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Last fall, students in my Sociology 240: Gender and Society course spent much of the semester conducting original research. They develop research questions, wrote hypotheses, located appropriate data, and engaged in qualitative and quantitative content coding. Topics varied based on student interest, and included analysis of popular culture, attitudes towards health and bodies, treatment of men and women in politics, fashion, and athletics. It was an intensive project, especially for the many sophomores in the class, but one that gave students a rich base of experience. As Lauren Krapfl (’20) said, “Only being a sophomore and conducting a research study such as this is truly unique. When people say that Loras allows you to get your feet in the water early on, they really mean it.”
I was impressed with each of the projects and was able to submit several for presentation at the Iowa Sociological Association’s (ISA) annual meeting planned for April 2020. ISA is a yearly gathering of sociology students who meet to present their research, hear from professional sociologists, and talk with others about shared academic interests. These students would have not only shared their work, but had been selected for competition in state-wide paper competitions.
Unfortunately, ISA, like most academic conferences this spring, was cancelled due to concerns about the coronavirus pandemic. I was disappointed for the students who had worked so hard on their projects. Sharing the results of your work is an important component of the scientific method, and it was important to me that they experienced that. More importantly, having their effort acknowledged reaffirms the importance of sociological research and helps students appreciate the quality of their work.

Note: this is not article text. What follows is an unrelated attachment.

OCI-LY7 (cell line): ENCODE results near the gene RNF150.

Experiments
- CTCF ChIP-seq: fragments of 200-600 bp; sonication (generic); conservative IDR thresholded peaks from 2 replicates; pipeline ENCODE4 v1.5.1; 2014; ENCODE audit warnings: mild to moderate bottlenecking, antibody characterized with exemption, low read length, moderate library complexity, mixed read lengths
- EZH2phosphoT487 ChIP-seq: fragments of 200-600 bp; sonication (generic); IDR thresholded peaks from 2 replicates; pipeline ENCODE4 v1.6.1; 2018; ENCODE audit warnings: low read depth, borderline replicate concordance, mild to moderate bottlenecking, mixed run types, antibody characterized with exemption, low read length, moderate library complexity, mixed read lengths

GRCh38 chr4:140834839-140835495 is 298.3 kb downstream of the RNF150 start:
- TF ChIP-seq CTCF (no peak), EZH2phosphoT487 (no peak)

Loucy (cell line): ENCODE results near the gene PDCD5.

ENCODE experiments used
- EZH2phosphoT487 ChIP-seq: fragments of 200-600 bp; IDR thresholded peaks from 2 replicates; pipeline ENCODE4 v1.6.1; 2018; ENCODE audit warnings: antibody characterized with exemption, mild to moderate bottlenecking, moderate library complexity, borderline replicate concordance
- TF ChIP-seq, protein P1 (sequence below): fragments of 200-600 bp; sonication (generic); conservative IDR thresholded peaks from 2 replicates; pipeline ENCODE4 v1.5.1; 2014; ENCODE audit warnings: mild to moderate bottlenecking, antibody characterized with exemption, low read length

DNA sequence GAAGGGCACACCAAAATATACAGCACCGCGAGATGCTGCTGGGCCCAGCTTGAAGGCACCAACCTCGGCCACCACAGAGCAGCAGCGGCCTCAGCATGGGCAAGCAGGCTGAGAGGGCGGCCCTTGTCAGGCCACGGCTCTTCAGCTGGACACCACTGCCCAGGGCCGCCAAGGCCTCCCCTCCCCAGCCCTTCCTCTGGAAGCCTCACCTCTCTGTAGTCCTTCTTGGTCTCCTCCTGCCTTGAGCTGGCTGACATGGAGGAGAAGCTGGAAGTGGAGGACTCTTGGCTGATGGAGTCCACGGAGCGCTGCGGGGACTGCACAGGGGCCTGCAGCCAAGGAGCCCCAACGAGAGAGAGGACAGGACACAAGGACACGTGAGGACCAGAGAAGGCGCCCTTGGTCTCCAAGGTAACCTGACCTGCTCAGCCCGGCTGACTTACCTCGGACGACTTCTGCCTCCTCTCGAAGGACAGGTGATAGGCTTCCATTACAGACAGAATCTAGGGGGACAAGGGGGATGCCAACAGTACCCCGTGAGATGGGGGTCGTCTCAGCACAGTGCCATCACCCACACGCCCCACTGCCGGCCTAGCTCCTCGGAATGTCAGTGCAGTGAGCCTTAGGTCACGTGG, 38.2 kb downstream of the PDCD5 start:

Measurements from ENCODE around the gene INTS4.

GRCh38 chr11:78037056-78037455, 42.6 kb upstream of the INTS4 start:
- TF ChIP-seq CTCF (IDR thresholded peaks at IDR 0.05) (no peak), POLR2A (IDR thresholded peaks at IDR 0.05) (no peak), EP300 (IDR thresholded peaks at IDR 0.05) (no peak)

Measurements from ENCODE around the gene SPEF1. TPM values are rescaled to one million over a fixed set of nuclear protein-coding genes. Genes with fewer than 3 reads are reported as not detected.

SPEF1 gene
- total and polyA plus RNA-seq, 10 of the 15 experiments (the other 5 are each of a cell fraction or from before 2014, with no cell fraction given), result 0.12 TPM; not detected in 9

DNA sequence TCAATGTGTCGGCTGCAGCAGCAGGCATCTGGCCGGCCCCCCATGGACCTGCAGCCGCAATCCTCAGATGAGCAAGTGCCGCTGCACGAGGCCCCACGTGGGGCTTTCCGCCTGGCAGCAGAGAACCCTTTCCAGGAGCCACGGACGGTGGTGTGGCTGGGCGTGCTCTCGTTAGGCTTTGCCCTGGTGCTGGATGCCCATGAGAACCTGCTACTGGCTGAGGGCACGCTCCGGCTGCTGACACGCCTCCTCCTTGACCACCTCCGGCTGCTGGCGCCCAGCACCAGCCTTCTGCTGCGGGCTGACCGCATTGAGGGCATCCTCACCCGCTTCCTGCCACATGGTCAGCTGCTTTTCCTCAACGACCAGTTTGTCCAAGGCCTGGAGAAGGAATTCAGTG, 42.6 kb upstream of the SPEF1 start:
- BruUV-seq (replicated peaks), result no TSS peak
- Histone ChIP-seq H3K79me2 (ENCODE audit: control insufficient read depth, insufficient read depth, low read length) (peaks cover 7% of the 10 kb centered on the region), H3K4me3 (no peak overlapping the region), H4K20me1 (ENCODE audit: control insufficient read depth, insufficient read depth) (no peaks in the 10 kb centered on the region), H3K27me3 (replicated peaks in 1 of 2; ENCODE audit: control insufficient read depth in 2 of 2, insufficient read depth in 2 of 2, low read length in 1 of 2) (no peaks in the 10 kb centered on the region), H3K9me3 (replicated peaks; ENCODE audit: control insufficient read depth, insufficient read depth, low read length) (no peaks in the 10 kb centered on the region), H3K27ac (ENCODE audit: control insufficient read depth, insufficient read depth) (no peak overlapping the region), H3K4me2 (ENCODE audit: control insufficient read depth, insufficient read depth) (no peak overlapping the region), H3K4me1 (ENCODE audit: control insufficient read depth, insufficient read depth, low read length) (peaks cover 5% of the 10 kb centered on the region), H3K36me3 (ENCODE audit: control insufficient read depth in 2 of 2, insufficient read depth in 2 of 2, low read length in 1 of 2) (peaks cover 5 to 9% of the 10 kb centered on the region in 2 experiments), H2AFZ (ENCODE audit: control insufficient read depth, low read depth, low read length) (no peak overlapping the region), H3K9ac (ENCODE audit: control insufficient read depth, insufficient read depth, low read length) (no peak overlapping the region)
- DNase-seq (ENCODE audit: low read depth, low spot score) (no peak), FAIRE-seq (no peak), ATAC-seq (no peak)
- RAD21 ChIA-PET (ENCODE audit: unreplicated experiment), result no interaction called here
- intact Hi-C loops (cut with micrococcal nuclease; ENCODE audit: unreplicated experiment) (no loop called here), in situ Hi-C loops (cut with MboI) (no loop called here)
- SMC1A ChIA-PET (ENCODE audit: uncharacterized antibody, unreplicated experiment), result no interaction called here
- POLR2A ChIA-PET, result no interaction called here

As we know, however, DuHawks support DuHawks. It was in that spirit that students in Dr. Parks’ (’98) Sociology Senior Seminar course invited the group of sophomore and junior students to their class to talk about the research experience. Two-thirds of this year’s sociology senior class had competed at ISA when they were sophomores, and knew first-hand how important that experience was. Erin Sellberg (’20) says “I attended ISA as a sophomore, and it was honestly the first experience I had with feeling like a true sociologist…It was exciting to be there and meet people who asked the big questions….I felt empowered and inspired to soak up as much information throughout the day as possible.”
All six of the invited Gender and Society students agreed to share their research with the senior sociology majors, even though an entire semester has passed since they completed their projects. Clare Brunn (’22), Alyssa Corkery (’21), Emma Earles (’22), Brigid Hecht (’22), Lauren Krapfl (’22), and Annika Sunleaf (’21) joined Laura Cifuentes-Almanza (’20), Hope Jacobson (’20), Jake Janson (’20) and Erin Sellberg (’20) for the research discussion. Dr. Kate Parks (’98) and I were also there, listening excitedly to their conversation.